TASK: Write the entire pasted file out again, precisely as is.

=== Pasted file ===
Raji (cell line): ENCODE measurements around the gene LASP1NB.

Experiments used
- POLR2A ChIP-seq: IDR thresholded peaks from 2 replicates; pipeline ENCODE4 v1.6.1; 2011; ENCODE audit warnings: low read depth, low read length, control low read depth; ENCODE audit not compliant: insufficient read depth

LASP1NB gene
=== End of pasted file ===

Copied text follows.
Raji (cell line): ENCODE measurements around the gene LASP1NB.

Experiments used
- POLR2A ChIP-seq: IDR thresholded peaks from 2 replicates; pipeline ENCODE4 v1.6.1; 2011; ENCODE audit warnings: low read depth, low read length, control low read depth; ENCODE audit not compliant: insufficient read depth

LASP1NB gene